April 23, 2018

It has been 3 years now since I first started shooting pictures and clips in board sports. I’m proud and relieved to see that I have progressed fairly well during that time, thanks to a lot of hard feedback, encouragements, inspiration and hard work. Nevertheless, I have never considered myself as a professional photographer. When can one call himself “professional” at something? Honestly, I just enjoy shooting very much, and I’m happy to do so during my days off work. And eventually sometimes I would get a little cash for it! DAYUM!!! Still, this doesn’t make me feel as if I’m a professional, maybe partly because as I’m happy to realize that I’m still progressing a lot and there is still a long way to go.

This winter I had the pleasure to Meet Carl, one of the owners and managers of Vallerret Gloves. Their products are specialised and focused on a photographer’s need. It’s nice and refreshing to have a brand that appreciates the work done behind the lens and wishes to provide them with adequate equipment. We got talking, and Carl offered me the great opportunity to join their ambassador team and thus promote their products, which I happily and gratefully accepted.

I’m still not considering myself as a professional, but this new deal got me to think of a way to promote their products, while encouraging other photographers with insights and good tips. This article is to take it or leave it. I don’t believe that there’s “a best way” of doing things, as at the end of the day it is just a matter of style and habits… but feel free to embrace some of my thoughts or experience-based inputs.

INSPIRATION

This is probably the most important step to improvement. Inspiration gets you stoked and excited on getting out there and trying to reach the goals you have observed. In the beginning, you watch the work of many other photographers/filmers and try to capture their approach that you want to try out yourself. It takes time and patience to build up a proper style but this only comes with practice.
Even after 3 years, I keep looking at the work from amazing photographers. Seeing their work, their progress and the shift of the trends. Because photography, like sports, evolves, so you better be ready to grow with it in order to stay up to date with the techniques and designs, which you will adapt to add your own personal twist.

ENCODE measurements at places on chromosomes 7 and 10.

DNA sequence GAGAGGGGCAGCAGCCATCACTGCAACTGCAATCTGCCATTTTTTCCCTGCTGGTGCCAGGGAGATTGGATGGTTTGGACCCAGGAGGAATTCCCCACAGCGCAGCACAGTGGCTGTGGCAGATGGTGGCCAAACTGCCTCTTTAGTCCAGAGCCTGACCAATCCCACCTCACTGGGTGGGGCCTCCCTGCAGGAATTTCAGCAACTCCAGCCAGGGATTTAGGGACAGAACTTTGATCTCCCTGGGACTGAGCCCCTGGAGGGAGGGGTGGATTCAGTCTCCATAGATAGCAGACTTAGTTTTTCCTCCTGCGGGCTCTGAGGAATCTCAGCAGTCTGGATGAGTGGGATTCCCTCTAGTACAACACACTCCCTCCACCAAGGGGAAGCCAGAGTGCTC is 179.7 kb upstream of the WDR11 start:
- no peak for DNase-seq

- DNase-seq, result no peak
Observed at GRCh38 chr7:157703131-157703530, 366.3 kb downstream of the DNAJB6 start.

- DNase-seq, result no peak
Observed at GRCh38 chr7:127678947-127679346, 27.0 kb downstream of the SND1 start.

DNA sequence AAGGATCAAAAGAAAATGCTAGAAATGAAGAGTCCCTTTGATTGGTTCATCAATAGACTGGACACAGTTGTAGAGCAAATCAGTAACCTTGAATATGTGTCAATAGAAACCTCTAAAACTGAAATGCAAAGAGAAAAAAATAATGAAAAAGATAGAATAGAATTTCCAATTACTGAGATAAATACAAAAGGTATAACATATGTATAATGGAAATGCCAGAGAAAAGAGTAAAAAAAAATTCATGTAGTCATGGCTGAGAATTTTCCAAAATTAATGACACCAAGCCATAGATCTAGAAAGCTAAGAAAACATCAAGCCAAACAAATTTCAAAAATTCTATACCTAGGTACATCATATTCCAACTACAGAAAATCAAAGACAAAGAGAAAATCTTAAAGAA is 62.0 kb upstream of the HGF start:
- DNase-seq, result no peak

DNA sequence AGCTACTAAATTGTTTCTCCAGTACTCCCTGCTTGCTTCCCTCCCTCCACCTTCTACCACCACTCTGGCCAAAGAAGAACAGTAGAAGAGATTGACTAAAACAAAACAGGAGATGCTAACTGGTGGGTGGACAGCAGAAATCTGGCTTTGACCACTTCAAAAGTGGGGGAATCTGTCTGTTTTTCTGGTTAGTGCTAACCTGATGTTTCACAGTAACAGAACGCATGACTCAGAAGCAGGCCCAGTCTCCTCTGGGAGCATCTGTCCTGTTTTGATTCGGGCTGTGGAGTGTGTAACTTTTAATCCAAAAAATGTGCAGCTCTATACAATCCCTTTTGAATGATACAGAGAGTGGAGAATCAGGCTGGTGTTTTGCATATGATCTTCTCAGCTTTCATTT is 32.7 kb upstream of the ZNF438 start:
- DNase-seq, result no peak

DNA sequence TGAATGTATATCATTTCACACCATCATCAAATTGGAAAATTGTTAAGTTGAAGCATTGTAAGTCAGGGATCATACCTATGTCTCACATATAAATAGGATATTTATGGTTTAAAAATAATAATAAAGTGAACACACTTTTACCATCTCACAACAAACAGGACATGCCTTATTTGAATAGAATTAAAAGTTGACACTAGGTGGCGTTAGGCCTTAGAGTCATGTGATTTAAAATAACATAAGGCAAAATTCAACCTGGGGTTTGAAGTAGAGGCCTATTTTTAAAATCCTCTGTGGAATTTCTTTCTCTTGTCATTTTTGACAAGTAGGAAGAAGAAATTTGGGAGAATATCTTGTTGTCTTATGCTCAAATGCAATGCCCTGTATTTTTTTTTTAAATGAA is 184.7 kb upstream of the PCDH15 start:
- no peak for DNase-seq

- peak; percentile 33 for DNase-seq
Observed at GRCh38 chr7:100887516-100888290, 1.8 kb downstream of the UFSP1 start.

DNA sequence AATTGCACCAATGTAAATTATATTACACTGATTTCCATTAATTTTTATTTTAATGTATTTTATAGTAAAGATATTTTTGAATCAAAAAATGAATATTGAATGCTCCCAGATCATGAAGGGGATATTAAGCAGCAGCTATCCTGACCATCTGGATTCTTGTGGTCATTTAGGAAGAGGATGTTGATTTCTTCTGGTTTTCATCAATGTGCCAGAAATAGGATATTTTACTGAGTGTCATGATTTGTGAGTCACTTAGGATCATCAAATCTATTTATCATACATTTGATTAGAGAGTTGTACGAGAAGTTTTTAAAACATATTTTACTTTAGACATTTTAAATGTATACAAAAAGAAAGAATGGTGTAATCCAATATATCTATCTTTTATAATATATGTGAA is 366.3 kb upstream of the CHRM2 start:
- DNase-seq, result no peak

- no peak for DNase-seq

Nowadays, I feel comfortable enough with my boardsports pictures to seek inspiration in other photography themes such as art, design, fashion… It’s exactly this mix between action (which I like to take as subject) and creative editing and photo angle (inspired by art photography) that I find most interesting at the moment. But then again, this point of view might develop and grow into a different direction sooner or later.

EQUIPMENT

Womens photography gloves

Haaaaaa this is such an intense, yet boring subject. Let’s talk technical equipment! Especially when someone first starts shooting in the winter sports industry (including myself), you tend to worry about having the right equipment. As a result you often buy way too many gadgets, which you will never really need, but which will fill up your backpack.
My process is simple: what’s my plan? What will I be shooting and for what purpose? These questions will narrow down my need and will help me choose the right equipment: I don’t need 4K, but I do need to switch from filming to shooting pictures rapidly (as I like to do a little of both), all content will be mainly used for web so I do not require crazy resolutions…
As you gain experience, you come to realize that it’s often not the equipment that will make the shot better, but rather the angle you choose, the rider you shoot with and the way you will finally edit your picture. You don’t believe me? Give the same camera to two people and you will quickly see how the result will be different according to their style.

When it comes to backpacks, I’m quite a minimalist. I managed to limit my shooting equipment to a small camera (GH5), a few lenses and sometimes I take out my gimbal. I’m grateful to be good at post-production, which helps me to add some flares and delete some lazy people standing in my shot. Therefor, my backpack is small, super light and crazy practical (you should check it out sometimes). As I’m not the most talented snowboarder, having a light backpack saved my shooting/riding day quite a few times. Also, having this small amount of equipment encourages me to easily get into my shooting mood. As a result I take way more pictures than I would if I had the burden of carrying a big, heavy backpack.

Now let’s talk about the gloves situation. I admit, I never really felt the need for specific gloves. I usually take off my gloves to take pictures until I can’t feel my fingers, or I just leave them on and hope I get the right button pressed at the right time. Now, my gloves upgraded to real “photographer winter gloves” and honestly my life changed with it 
The women model gloves I got from Vallerret allow me to pull off the top part of the index finger and thumb. This frees my fingers from the gloves, giving me full sensibility and mobility to the camera while keeping the rest of my hand covered and warm. The removable fingertips work with magnets, this way, the fabric doesn’t hang or just flips back over your fingers while shooting. The gloves are comfortable and warm, the technique is simple and reliable… I’m happy to say that this is a great gear addition, which makes my photography experience easier and more fluent.

 

FIND YOUR ANGLE